New York - Women who drink one or more sugary beverages a day are more than 20 per cent more likely to be diagnosed with cardiovascular disease, warn researchers.
Compared to women who never consume sugary drinks -- like soft drinks, sweetened bottled waters, or teas and fruit drinks with added sugar -- those who had one or more per day were at 26 per cent higher risk for a revascularization procedure or angioplasty to open clogged arteries.
The study, published in the JAHA: Journal of the American Heart Association, also found that who drink one or more sugary beverages Women who drink were at 21 per cent higher risk of suffering a stroke
"We hypothesize that sugar may increase the risk of cardiovascular diseases in several ways. It raises glucose levels and insulin concentrations in the blood, which may increase appetite and lead to obesity, a major risk factor for heart disease," said study lead author Cheryl Anderson from University of California San Diego in the US.
The study included more than 106,000 women, with an average age of 52, who had not been diagnosed with heart disease, stroke or diabetes when they enrolled in the study.
The women reported how much and what they drank via a food questionnaire.
Statewide inpatient hospitalization records were used to determine whether a woman had experienced a heart attack, stroke or surgery to open clogged arteries.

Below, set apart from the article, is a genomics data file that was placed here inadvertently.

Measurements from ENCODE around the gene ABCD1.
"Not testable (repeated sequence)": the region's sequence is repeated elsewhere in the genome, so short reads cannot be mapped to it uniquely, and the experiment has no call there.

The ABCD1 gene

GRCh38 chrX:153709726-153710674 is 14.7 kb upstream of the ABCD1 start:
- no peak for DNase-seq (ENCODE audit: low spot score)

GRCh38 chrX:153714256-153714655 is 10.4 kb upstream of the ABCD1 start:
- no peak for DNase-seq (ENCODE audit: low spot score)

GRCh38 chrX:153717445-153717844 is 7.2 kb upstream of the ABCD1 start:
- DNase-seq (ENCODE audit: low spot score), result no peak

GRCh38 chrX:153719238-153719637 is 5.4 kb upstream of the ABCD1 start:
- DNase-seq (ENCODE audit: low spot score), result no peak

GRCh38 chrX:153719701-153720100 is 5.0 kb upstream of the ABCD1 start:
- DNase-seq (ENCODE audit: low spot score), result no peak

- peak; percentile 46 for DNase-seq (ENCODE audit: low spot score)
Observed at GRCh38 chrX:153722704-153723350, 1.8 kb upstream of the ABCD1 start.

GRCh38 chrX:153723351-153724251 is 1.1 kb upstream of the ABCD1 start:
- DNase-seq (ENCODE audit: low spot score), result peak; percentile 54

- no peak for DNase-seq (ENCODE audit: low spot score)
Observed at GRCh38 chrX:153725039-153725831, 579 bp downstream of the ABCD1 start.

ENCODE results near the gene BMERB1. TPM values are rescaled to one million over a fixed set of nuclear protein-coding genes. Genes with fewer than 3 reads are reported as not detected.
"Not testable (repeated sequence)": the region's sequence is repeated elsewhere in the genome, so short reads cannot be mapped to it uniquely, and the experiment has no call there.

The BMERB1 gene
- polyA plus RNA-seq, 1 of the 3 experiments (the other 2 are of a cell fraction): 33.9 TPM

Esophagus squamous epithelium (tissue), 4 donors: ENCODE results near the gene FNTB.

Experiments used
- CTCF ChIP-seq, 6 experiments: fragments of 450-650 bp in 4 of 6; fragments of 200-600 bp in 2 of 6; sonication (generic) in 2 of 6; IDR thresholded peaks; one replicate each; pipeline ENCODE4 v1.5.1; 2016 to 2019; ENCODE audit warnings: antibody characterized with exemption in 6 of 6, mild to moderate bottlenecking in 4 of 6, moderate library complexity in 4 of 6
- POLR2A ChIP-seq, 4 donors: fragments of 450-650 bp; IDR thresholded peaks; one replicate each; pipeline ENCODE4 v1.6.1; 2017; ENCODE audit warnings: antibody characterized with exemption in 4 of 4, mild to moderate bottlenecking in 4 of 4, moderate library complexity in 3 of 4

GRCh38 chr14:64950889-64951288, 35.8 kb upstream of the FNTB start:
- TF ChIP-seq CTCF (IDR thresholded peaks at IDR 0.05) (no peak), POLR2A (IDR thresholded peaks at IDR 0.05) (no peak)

Women with the highest sugar-sweetened beverage intake were younger, more likely to be current smokers, obese and less likely to eat healthy foods, among other things.
There were also differences based on the type of beverage women consumed.
Drinking one or more sugar-added fruit drinks daily was associated with a 42 per cent greater likelihood of having cardiovascular disease.
The findings showed that drinking soft drinks such as sodas daily was associated with a 23 per cent higher risk of cardiovascular disease overall, compared to those who rarely or never drank sugary beverages.
"Too much sugar in the blood is associated with oxidative stress and inflammation, insulin resistance, unhealthy cholesterol profiles and type 2 diabetes, conditions that are strongly linked to the development of atherosclerosis, the slow narrowing of the arteries that underlies most cardiovascular disease," said Anderson. (Agency)
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